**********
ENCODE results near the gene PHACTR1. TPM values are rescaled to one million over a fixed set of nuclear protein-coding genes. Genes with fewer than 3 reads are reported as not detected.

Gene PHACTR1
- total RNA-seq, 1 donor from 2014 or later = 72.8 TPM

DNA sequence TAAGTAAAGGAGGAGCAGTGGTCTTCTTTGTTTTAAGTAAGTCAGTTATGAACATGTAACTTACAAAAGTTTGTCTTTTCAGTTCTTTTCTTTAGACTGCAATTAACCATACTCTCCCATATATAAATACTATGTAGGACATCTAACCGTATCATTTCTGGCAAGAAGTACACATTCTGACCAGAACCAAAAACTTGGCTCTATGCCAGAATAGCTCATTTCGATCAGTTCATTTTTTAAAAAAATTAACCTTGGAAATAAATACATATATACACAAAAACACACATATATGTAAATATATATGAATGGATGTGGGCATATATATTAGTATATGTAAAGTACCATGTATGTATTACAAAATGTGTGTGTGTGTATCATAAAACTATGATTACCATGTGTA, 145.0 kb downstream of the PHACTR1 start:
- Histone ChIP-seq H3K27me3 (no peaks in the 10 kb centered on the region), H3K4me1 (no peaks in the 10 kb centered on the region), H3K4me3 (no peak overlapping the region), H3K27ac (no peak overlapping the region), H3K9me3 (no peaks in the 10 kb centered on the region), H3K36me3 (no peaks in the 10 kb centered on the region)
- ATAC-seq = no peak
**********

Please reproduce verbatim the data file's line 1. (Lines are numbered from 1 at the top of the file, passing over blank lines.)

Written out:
ENCODE results near the gene PHACTR1. TPM values are rescaled to one million over a fixed set of nuclear protein-coding genes. Genes with fewer than 3 reads are reported as not detected.